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The major feature of the setting is the constant rain that the colonists of Venus are subject to. In this short story, Bradbury creates a planet which has been colonised by humans, but because of the incessant rain, they are forced to live out their lives in tunnels. It only stops raining on the planet Venus once every seven years, and then rains again for another seven years, and so on. The importance of this fact is shown through one of the early paragraphs in the story:
It had been raining for seven years; thousands upon thousands of days compounded and filled from one end to the other with rain, with the drum and gush of water, with the sweet crystal fall of showers and the concussion of storms so heavy they were tidal waves come over the islands.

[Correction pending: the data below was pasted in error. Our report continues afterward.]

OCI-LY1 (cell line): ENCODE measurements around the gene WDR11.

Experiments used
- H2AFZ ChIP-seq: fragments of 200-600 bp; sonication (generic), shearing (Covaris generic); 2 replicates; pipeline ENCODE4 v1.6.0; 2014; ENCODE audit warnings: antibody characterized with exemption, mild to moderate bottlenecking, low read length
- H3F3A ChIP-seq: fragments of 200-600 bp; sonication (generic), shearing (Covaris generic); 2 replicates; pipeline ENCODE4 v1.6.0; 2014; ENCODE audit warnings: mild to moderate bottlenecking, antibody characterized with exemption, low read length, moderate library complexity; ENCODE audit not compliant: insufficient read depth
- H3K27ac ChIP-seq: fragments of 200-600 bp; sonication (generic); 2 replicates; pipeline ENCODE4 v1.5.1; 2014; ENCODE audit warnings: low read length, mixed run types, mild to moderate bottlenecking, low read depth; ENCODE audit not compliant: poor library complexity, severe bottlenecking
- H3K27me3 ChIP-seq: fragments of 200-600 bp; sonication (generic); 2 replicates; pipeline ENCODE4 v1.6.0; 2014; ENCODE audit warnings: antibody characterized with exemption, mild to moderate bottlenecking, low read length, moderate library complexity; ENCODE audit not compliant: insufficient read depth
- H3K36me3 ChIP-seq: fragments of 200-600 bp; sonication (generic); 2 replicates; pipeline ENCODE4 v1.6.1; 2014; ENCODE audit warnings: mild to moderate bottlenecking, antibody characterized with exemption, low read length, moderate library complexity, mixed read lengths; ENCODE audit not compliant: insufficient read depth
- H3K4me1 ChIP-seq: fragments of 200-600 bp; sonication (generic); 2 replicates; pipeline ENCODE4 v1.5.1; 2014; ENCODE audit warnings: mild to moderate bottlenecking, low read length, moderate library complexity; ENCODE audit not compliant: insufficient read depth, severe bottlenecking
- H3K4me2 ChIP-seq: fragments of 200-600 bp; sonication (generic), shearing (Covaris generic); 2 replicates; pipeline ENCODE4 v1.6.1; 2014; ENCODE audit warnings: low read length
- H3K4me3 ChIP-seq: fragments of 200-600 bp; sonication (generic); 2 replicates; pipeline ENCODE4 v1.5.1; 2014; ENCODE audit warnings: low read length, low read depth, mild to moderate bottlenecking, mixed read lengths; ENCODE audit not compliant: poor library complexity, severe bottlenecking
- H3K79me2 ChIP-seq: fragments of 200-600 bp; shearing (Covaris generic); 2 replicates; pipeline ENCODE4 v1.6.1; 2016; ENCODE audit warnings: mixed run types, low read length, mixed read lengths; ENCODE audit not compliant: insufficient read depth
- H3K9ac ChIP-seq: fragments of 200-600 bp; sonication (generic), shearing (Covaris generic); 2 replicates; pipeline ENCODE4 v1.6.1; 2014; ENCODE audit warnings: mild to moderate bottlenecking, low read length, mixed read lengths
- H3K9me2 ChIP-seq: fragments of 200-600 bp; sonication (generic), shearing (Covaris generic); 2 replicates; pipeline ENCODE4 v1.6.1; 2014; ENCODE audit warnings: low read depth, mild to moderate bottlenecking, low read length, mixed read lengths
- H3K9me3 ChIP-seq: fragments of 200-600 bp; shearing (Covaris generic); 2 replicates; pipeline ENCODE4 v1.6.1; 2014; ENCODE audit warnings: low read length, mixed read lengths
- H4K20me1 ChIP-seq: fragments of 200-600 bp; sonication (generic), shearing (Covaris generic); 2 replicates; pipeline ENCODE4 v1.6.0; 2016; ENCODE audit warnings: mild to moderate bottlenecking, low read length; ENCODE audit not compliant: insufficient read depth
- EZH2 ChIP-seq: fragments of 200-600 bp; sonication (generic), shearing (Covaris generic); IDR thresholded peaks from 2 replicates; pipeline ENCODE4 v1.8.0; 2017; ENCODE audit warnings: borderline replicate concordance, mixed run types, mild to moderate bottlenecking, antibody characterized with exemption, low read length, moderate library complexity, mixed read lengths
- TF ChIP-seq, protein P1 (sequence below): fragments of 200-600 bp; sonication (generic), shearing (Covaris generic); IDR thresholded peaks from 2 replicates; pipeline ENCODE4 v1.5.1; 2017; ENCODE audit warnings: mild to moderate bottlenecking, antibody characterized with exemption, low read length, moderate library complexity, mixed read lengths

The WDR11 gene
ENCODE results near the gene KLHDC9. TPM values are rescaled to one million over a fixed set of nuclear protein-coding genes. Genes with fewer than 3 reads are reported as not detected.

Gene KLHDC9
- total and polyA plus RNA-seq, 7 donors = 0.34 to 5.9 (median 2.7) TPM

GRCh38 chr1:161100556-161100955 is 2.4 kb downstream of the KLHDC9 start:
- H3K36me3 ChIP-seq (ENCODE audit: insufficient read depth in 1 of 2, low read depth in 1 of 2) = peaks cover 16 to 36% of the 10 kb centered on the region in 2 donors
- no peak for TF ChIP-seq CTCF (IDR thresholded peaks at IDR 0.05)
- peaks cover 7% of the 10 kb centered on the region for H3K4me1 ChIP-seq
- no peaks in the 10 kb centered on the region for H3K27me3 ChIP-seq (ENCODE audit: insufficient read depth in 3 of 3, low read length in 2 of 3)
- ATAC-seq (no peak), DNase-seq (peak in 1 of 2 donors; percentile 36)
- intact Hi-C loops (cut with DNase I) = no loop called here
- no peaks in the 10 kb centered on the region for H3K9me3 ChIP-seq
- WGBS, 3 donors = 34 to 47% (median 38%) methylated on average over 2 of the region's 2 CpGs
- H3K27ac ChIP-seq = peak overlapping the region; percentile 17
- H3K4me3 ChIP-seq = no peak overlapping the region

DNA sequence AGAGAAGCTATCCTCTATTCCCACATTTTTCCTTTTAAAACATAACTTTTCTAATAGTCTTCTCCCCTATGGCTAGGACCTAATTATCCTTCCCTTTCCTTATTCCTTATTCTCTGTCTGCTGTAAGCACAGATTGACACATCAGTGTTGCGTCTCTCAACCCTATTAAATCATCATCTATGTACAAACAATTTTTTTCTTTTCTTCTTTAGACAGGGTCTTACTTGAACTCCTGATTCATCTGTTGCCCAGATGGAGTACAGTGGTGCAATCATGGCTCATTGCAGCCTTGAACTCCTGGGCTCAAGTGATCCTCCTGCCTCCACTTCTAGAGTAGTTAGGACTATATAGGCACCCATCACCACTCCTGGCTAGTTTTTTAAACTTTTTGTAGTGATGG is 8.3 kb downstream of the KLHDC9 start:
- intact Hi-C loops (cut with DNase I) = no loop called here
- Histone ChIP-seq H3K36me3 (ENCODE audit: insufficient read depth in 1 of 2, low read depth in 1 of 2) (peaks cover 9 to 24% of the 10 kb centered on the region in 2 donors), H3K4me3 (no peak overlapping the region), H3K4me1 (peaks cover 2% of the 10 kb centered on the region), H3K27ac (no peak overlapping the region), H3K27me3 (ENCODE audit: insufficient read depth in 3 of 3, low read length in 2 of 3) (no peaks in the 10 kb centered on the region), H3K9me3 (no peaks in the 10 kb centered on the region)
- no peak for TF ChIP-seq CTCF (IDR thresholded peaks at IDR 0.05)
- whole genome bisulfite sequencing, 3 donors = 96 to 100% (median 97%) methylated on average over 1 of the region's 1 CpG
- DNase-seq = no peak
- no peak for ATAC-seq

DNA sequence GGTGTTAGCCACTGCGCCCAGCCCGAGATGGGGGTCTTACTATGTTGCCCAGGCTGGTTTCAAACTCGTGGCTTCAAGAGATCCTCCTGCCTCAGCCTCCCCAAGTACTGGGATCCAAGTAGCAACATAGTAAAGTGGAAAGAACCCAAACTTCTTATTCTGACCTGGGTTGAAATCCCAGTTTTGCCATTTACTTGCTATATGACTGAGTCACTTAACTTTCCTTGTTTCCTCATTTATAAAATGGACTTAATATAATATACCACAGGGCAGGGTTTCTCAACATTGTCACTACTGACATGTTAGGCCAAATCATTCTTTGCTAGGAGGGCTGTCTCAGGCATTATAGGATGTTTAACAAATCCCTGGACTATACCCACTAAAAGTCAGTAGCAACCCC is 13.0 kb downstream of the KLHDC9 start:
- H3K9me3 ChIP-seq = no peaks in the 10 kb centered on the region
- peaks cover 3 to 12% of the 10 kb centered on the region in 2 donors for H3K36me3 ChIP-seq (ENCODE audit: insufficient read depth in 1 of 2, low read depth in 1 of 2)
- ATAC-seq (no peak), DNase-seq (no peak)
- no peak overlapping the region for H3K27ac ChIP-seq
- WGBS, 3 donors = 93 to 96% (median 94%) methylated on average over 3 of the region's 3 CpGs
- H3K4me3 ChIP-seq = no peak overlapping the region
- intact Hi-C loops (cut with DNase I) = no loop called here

Note how the langauge of this sentence emphasises the rain and the sheer amount of time that it does rain on this planet. The use of hyperbole in "thousands upon thousands of days" and the onomatopoeia in "drum and gush" and the imagery of rainstorms so heavy that they were "tidal waves," a metaphor conveying the force of the water, all serve to emphasise just how important the rain is to the reader's understanding of the setting. It also conveys the tremendous relief and wonder that the inhabitants feel when it finally stops raining, albeit briefly.
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